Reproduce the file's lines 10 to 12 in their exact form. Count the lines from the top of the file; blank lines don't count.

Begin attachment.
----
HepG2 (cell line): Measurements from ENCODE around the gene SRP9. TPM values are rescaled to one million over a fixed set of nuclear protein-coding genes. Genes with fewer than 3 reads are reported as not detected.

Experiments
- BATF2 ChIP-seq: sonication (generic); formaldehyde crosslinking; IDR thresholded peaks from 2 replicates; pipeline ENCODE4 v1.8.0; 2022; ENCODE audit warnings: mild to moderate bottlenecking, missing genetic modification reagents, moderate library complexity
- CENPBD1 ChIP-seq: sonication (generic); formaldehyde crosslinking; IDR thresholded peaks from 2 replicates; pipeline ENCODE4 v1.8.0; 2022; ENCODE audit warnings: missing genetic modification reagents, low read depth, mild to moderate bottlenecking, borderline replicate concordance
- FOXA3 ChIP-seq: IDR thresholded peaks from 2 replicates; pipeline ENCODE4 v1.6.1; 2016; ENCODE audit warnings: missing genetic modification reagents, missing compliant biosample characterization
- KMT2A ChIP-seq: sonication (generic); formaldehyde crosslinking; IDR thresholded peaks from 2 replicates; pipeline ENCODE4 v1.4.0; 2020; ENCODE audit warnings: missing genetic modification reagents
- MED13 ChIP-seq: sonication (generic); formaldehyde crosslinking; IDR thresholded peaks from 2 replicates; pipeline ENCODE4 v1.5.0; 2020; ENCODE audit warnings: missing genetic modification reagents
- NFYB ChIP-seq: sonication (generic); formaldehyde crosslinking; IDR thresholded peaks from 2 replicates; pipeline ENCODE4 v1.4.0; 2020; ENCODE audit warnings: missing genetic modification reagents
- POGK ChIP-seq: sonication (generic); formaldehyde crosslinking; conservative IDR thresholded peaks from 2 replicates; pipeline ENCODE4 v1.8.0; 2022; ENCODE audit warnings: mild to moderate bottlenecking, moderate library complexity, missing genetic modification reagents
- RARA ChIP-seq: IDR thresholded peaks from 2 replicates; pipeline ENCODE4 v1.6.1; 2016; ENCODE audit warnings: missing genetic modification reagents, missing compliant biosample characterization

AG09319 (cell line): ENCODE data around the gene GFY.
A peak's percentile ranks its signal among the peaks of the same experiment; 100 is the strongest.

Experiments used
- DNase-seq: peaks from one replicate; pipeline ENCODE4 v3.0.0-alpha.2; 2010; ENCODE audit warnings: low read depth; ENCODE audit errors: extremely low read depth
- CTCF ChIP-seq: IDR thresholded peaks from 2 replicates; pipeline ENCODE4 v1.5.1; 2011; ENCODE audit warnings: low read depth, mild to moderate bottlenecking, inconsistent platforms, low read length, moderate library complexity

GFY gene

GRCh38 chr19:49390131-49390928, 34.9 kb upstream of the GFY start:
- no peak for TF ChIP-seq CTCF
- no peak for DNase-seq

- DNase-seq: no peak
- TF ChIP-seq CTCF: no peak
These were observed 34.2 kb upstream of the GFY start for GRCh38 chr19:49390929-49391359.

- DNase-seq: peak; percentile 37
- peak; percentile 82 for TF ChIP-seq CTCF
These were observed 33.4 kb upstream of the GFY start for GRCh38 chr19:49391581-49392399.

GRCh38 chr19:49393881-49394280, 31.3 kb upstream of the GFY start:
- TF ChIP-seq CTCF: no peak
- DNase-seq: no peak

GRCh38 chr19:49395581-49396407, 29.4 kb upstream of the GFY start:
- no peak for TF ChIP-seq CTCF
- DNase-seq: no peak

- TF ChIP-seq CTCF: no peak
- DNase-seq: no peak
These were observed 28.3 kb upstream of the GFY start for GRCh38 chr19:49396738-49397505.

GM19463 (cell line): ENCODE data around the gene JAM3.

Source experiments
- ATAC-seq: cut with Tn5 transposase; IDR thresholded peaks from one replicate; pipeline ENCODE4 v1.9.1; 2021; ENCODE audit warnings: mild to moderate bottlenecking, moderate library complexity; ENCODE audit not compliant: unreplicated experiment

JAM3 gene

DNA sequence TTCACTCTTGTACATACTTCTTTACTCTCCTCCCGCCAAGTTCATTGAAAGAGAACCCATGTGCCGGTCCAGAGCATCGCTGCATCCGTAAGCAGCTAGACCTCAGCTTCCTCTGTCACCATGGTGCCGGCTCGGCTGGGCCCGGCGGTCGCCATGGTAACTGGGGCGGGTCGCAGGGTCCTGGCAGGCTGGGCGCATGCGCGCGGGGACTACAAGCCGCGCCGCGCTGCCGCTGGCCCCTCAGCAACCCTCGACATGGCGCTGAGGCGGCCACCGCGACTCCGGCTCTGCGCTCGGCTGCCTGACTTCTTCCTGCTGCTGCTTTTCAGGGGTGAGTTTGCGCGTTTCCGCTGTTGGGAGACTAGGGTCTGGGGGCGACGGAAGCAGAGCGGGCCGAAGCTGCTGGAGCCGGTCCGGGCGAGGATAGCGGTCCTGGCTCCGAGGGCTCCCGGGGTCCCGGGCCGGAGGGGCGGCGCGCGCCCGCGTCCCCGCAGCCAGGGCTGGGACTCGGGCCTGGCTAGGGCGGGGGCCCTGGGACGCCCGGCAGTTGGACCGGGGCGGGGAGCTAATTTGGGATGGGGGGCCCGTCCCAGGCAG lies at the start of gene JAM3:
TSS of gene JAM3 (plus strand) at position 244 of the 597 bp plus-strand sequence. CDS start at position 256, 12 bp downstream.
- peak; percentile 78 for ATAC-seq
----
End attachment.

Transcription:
- RARA ChIP-seq: IDR thresholded peaks from 2 replicates; pipeline ENCODE4 v1.6.1; 2016; ENCODE audit warnings: missing genetic modification reagents, missing compliant biosample characterization

AG09319 (cell line): ENCODE data around the gene GFY.
A peak's percentile ranks its signal among the peaks of the same experiment; 100 is the strongest.